Increasing the number of fibers per bundle has been driven primarily by economics, rather than by technical advances (it costs about the same to lay a bundle of 144 fibers as it does to lay a bundle of 16 fibers.) In contrast, the wavelength count per fiber and the data rate carried by each wavelength have both been following a technological improvement curve. Improvements in photonics technology have been much faster than Moore's Law. From single-wavelength OC-48 (2.5 Gbits/sec) transmission systems to 80-wavelength OC-192 (10-Gbit/sec) systems, the advances have taken less than five years. Systems that handle 160 wavelengths and 40 Gbits/sec have already been demonstrated.
It is the combination of these three areas of improvement that has led to the "bandwidth glut" concern. If we just take the state-of-the-art systems being deployed at the beginning of 2000, it is possible to see the reason for the concern. Assuming 120 fibers between two cities in a single bundle, there are 60 fibers for each direction. On each fiber, it is possible to handle 80 channels of OC-192 signals. That's a switching-office-to-switching-office capacity of 48 Tbits/sec, or 19,200 OC-48 streams.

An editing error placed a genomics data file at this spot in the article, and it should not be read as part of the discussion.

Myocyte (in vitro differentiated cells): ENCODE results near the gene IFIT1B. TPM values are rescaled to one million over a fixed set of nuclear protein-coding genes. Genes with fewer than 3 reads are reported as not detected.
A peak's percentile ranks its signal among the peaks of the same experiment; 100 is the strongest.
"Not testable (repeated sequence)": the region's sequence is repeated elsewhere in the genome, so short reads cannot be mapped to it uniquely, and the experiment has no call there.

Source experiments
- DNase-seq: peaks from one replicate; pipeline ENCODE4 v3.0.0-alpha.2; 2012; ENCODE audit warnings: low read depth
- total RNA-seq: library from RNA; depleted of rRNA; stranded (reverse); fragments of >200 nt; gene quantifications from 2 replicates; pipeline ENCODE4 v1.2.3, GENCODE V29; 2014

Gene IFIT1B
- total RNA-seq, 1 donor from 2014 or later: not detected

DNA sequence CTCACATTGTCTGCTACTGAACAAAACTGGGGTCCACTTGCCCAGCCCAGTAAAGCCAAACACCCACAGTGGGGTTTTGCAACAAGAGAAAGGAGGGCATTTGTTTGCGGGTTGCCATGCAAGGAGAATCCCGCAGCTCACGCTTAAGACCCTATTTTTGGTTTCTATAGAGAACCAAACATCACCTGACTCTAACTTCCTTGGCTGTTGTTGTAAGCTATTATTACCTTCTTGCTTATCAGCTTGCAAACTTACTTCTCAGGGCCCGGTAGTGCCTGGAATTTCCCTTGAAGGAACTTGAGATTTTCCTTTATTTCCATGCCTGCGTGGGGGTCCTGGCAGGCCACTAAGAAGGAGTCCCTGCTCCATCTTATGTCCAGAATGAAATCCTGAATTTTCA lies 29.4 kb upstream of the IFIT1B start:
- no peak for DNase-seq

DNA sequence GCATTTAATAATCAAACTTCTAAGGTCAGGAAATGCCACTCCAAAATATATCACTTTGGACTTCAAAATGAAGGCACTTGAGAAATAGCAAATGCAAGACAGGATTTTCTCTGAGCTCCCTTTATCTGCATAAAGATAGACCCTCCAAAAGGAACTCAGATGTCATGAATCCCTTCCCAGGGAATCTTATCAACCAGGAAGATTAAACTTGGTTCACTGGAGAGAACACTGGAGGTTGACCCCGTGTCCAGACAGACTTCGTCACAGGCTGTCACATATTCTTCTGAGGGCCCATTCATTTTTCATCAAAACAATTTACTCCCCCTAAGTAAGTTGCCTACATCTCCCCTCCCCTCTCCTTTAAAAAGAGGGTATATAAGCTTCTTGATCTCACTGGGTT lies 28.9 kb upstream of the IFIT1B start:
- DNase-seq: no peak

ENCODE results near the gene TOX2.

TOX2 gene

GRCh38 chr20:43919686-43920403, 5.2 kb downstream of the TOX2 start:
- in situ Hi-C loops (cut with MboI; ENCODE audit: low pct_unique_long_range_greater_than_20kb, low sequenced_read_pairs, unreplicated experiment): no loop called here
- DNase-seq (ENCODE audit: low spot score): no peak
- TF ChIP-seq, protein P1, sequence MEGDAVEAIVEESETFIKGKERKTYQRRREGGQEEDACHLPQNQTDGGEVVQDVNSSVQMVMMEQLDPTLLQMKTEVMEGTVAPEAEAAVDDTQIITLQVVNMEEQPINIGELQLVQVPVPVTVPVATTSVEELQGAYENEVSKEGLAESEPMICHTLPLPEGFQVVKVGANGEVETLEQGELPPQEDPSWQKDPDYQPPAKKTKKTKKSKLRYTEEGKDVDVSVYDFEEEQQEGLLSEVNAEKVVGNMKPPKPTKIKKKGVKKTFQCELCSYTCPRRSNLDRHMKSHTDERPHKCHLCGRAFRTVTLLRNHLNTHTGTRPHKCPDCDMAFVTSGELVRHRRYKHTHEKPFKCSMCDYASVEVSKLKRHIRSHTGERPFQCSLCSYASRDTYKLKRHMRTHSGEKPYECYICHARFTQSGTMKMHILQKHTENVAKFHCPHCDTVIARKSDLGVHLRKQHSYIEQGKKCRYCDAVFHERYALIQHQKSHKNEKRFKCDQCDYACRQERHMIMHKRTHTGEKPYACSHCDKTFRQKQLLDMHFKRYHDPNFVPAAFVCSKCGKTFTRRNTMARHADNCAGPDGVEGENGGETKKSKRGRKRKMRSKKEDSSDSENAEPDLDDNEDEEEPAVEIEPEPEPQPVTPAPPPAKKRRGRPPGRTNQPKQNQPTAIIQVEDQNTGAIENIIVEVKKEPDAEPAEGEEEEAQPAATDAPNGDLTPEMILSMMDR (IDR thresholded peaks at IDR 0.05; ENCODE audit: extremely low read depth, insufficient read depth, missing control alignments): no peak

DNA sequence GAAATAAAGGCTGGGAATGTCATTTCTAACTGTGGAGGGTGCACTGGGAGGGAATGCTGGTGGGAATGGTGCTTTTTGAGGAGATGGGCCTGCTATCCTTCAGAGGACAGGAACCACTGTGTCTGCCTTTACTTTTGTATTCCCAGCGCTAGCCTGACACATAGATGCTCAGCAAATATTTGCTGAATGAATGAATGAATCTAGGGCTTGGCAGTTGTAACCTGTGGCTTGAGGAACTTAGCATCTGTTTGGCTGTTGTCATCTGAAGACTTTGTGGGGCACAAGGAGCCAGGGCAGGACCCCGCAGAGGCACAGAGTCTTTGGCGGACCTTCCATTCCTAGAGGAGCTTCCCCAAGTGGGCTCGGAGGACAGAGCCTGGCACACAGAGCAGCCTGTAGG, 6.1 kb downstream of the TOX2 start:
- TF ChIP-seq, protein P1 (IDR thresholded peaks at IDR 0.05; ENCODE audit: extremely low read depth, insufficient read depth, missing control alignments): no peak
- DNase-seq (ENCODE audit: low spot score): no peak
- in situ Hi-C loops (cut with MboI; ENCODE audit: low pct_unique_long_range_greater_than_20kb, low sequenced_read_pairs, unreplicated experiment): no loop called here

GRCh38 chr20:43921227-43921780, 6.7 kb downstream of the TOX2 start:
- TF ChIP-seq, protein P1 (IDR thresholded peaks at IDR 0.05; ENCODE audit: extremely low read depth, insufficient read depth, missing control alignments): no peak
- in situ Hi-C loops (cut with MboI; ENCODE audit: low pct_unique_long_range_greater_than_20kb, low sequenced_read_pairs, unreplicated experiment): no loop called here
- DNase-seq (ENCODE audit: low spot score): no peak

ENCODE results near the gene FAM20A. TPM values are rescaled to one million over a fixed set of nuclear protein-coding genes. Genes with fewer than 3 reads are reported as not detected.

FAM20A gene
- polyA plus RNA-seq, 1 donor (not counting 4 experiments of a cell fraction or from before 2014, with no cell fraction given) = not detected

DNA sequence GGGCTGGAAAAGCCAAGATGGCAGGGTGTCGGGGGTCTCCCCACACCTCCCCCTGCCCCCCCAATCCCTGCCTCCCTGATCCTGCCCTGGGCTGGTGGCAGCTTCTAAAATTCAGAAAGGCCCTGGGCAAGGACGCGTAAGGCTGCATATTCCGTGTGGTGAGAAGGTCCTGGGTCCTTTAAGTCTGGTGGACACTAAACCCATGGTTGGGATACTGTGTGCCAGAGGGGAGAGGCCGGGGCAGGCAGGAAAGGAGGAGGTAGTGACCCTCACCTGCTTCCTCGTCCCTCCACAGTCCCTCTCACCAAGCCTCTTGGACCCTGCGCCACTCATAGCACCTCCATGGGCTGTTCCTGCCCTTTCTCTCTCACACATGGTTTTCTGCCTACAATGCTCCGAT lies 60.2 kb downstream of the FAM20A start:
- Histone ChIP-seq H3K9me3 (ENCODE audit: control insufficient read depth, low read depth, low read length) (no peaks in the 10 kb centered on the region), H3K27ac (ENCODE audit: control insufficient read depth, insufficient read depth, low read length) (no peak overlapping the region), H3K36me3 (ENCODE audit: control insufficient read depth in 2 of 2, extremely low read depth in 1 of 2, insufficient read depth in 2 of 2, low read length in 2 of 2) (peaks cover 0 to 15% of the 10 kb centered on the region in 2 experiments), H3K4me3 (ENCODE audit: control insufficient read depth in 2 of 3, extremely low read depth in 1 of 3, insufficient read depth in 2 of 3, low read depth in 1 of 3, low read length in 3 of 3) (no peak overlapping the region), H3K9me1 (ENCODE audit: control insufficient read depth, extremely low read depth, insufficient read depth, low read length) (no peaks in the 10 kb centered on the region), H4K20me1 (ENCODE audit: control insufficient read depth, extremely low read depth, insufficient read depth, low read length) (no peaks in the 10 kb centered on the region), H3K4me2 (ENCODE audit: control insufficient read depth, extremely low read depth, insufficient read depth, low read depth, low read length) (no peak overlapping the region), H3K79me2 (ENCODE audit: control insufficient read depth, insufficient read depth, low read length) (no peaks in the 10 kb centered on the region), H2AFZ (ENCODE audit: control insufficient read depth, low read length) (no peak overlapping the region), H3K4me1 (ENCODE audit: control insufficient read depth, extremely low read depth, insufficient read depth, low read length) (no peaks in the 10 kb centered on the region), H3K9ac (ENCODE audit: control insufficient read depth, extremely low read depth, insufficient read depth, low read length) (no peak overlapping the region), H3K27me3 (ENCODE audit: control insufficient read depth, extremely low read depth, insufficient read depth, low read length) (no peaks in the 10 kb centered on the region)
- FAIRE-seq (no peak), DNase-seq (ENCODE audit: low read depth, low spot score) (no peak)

Figure 1 uses two curves to represent the number of OC-48 streams available for switching in the average central office over time and the likely peak number in a very large central office.
The bandwidth capacity of the installed fiber plant is already very large and growing rapidly. What about the demand?
Most attempts to answer this question revolve around a discussion of exponential growth in the number of Internet hosts, with some discussion of the growth in the number of net users (which is bounded). Sometimes, this discussion is extended to consider the growth in bandwidth needs of new applications (such as MP3 and digital imaging.), which is unbounded and unknown.
Usually missed, however, is the effect of cost on bandwidth demand, which shows price elasticity-revenues increase if the price per bit/sec decreases. In other words, for a 50% price decrease, traffic volume increases by more than 50%, for a net revenue increase. The increased demand resulting from new users and applications will not be realized unless the cost per bit/sec decreases dramatically.